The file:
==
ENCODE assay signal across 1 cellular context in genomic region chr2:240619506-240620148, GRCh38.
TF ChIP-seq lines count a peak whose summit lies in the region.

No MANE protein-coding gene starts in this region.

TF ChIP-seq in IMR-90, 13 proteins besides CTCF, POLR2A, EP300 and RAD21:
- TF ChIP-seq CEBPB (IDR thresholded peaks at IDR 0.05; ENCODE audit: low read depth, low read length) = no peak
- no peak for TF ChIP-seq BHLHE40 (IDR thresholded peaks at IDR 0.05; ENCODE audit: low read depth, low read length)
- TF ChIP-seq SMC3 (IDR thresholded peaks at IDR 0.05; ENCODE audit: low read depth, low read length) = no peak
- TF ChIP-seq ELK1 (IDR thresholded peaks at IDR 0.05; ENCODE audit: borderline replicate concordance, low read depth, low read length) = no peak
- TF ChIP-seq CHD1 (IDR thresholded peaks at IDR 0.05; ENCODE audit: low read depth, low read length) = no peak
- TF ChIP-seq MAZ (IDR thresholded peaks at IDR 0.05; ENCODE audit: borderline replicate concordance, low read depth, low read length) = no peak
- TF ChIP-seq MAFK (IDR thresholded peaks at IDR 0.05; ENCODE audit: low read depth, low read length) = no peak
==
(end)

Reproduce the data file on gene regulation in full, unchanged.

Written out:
ENCODE assay signal across 1 cellular context in genomic region chr2:240619506-240620148, GRCh38.
TF ChIP-seq lines count a peak whose summit lies in the region.

No MANE protein-coding gene starts in this region.

TF ChIP-seq in IMR-90, 13 proteins besides CTCF, POLR2A, EP300 and RAD21:
- TF ChIP-seq CEBPB (IDR thresholded peaks at IDR 0.05; ENCODE audit: low read depth, low read length) = no peak
- no peak for TF ChIP-seq BHLHE40 (IDR thresholded peaks at IDR 0.05; ENCODE audit: low read depth, low read length)
- TF ChIP-seq SMC3 (IDR thresholded peaks at IDR 0.05; ENCODE audit: low read depth, low read length) = no peak
- TF ChIP-seq ELK1 (IDR thresholded peaks at IDR 0.05; ENCODE audit: borderline replicate concordance, low read depth, low read length) = no peak
- TF ChIP-seq CHD1 (IDR thresholded peaks at IDR 0.05; ENCODE audit: low read depth, low read length) = no peak
- TF ChIP-seq MAZ (IDR thresholded peaks at IDR 0.05; ENCODE audit: borderline replicate concordance, low read depth, low read length) = no peak
- TF ChIP-seq MAFK (IDR thresholded peaks at IDR 0.05; ENCODE audit: low read depth, low read length) = no peak